Once dubbed as “the technology that can end traffic jams”, it is no secret that the power of artificial intelligence (AI) to promote efficient transportation has been heavily praised in recent years; especially as urbanization rates continue to rise. With the number of vehicles on roads rapidly multiplying each year, it becomes highly important to configure smart solutions to address the issue of traffic congestion, as well as evaluate their incorporation in developing countries that lack the infrastructure to accommodate the growing influx of both cars and people.
Several studies show that vehicles that are stuck in traffic jams burn up to 80 percent more fuel than those in free traffic, which consequently leads to higher air pollution. Within the MENA region precisely, road vehicles are the second main contributor to pollutant emissions; a worrying figure that is largely attributed to high traffic congestion rates as a by-effect of low public-transport utilisation in the region. The good news however, is that smart traffic-management offers a variety of solutions, all of which lead to increased efficiency in transportation systems, enhanced mobility, improved safety, and reduced fuel consumption.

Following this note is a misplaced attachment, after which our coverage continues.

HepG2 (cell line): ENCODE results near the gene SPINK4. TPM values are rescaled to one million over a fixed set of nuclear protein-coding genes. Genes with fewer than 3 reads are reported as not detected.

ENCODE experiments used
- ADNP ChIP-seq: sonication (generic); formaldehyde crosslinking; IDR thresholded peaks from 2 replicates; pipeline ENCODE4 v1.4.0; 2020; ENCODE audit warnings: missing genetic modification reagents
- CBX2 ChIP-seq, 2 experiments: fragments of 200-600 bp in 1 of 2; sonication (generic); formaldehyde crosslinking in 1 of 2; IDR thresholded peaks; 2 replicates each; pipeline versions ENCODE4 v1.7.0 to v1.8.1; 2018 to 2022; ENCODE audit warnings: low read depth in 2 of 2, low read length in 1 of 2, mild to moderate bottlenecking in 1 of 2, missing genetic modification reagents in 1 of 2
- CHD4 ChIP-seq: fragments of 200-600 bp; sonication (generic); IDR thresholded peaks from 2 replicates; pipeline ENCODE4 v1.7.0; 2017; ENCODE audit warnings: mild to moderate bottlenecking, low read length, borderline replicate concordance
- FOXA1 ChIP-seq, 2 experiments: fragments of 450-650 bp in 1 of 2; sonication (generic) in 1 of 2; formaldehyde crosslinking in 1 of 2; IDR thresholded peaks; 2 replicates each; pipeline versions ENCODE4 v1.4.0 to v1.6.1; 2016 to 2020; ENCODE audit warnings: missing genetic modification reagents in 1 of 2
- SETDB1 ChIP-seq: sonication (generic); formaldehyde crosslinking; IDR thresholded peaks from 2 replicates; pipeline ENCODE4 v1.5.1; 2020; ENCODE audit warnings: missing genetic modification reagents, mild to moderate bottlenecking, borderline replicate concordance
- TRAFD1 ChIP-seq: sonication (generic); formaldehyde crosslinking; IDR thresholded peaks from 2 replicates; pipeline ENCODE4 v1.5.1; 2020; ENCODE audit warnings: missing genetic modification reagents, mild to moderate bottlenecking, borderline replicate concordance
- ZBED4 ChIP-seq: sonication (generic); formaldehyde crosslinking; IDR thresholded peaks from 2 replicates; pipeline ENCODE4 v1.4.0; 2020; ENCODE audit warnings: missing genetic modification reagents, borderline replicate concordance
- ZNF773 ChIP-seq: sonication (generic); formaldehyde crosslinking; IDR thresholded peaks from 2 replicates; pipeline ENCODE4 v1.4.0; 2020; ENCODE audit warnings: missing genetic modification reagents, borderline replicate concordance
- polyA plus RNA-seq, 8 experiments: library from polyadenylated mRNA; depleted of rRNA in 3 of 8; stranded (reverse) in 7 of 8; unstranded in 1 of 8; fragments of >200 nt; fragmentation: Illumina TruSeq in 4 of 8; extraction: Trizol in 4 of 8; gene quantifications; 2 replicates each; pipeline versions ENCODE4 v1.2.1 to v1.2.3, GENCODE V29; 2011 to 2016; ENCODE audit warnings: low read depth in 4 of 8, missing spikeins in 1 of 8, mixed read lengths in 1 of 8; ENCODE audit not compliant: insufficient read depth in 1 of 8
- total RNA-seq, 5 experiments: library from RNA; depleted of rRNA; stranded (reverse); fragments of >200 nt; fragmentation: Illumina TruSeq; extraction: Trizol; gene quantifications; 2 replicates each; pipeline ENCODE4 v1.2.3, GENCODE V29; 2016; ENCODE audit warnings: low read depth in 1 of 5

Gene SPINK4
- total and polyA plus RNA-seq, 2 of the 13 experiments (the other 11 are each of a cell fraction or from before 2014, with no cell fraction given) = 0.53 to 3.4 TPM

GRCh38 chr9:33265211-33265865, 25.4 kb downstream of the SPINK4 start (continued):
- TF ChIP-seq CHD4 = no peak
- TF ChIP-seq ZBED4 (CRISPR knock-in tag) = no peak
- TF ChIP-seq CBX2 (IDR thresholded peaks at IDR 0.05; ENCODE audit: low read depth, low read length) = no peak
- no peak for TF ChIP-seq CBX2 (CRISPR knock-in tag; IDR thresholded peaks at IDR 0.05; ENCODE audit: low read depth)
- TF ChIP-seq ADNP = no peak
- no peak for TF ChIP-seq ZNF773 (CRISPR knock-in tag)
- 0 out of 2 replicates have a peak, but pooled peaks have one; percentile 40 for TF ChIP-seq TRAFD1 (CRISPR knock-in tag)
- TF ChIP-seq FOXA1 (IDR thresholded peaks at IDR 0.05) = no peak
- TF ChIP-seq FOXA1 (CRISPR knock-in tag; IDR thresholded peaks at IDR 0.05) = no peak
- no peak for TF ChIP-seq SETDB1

In terms of complexity, solutions can range from advanced traffic management systems (ATMS) to simple, strategic solutions. For example, the city of Rotterdam uses thermal sensors to differentiate motorists from bicyclists in order to reduce the wait time for bicyclists on traffic lights. Meanwhile, simpler solutions involve the use of sensors to indicate empty parking spaces in car parks, which is currently deployed in several cities in the region including Amman, Jordan.
Throughout developing countries, the main obstacles to successful implementation of smart traffic management solutions include the high cost of ATMS, poor infrastructure, unorganized public transportation systems, and lack of government coordination. Accordingly, the most viable solutions for traffic management within developing countries include those that encourage public transportation use. AI can be incorporated to produce real-time data on bus arrival and departure times to notify waiting passengers of any delays, especially if supported by an e-payment system to optimise efficiency. Jordan, for instance, has unveiled its “Amman Bus” project in 2019 with the aim of upgrading the public transportation system in its capital. The Bus operates on 27 detailed routes that encompass the Greater Amman Area, and publishes real-time schedule data on its smartphone application. It allows passengers to locate the nearest bus stop and fastest route, then calculate and pay the total fare online prior to departure.
The Amman model can be replicated in other large cities in the region and proves that AI can be affordable, accessible to all, and as efficient as other more advanced traffic management systems around the world.